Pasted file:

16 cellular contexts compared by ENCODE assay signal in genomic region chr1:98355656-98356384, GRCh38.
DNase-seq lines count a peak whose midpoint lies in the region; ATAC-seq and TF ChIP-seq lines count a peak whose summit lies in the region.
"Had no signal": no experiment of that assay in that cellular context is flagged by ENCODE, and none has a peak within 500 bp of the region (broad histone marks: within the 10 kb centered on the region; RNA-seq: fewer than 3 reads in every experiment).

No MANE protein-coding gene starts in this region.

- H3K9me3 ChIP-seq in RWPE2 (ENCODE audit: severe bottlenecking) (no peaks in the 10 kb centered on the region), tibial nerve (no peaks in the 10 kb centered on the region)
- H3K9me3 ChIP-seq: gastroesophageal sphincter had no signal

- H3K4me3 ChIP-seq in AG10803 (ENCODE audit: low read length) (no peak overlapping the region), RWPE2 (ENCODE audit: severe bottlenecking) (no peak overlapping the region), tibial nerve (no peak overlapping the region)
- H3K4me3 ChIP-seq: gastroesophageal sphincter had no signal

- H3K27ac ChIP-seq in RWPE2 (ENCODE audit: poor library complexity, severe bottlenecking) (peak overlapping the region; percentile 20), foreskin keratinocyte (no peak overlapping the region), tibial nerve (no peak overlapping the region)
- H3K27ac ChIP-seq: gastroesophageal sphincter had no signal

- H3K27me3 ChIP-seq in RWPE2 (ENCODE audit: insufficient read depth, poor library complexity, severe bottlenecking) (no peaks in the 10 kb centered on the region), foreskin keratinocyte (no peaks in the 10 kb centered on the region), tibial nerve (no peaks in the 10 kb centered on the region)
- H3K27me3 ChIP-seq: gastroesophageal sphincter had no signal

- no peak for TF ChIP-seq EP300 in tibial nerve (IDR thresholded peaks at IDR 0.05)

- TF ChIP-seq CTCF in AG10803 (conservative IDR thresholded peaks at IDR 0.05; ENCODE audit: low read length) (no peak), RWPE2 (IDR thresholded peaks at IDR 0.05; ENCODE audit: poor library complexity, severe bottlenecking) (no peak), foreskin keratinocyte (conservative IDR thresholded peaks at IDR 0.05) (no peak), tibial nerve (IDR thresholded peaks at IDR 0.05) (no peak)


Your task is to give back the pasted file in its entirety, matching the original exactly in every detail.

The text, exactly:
16 cellular contexts compared by ENCODE assay signal in genomic region chr1:98355656-98356384, GRCh38.
DNase-seq lines count a peak whose midpoint lies in the region; ATAC-seq and TF ChIP-seq lines count a peak whose summit lies in the region.
"Had no signal": no experiment of that assay in that cellular context is flagged by ENCODE, and none has a peak within 500 bp of the region (broad histone marks: within the 10 kb centered on the region; RNA-seq: fewer than 3 reads in every experiment).

No MANE protein-coding gene starts in this region.

- H3K9me3 ChIP-seq in RWPE2 (ENCODE audit: severe bottlenecking) (no peaks in the 10 kb centered on the region), tibial nerve (no peaks in the 10 kb centered on the region)
- H3K9me3 ChIP-seq: gastroesophageal sphincter had no signal

- H3K4me3 ChIP-seq in AG10803 (ENCODE audit: low read length) (no peak overlapping the region), RWPE2 (ENCODE audit: severe bottlenecking) (no peak overlapping the region), tibial nerve (no peak overlapping the region)
- H3K4me3 ChIP-seq: gastroesophageal sphincter had no signal

- H3K27ac ChIP-seq in RWPE2 (ENCODE audit: poor library complexity, severe bottlenecking) (peak overlapping the region; percentile 20), foreskin keratinocyte (no peak overlapping the region), tibial nerve (no peak overlapping the region)
- H3K27ac ChIP-seq: gastroesophageal sphincter had no signal

- H3K27me3 ChIP-seq in RWPE2 (ENCODE audit: insufficient read depth, poor library complexity, severe bottlenecking) (no peaks in the 10 kb centered on the region), foreskin keratinocyte (no peaks in the 10 kb centered on the region), tibial nerve (no peaks in the 10 kb centered on the region)
- H3K27me3 ChIP-seq: gastroesophageal sphincter had no signal

- no peak for TF ChIP-seq EP300 in tibial nerve (IDR thresholded peaks at IDR 0.05)

- TF ChIP-seq CTCF in AG10803 (conservative IDR thresholded peaks at IDR 0.05; ENCODE audit: low read length) (no peak), RWPE2 (IDR thresholded peaks at IDR 0.05; ENCODE audit: poor library complexity, severe bottlenecking) (no peak), foreskin keratinocyte (conservative IDR thresholded peaks at IDR 0.05) (no peak), tibial nerve (IDR thresholded peaks at IDR 0.05) (no peak)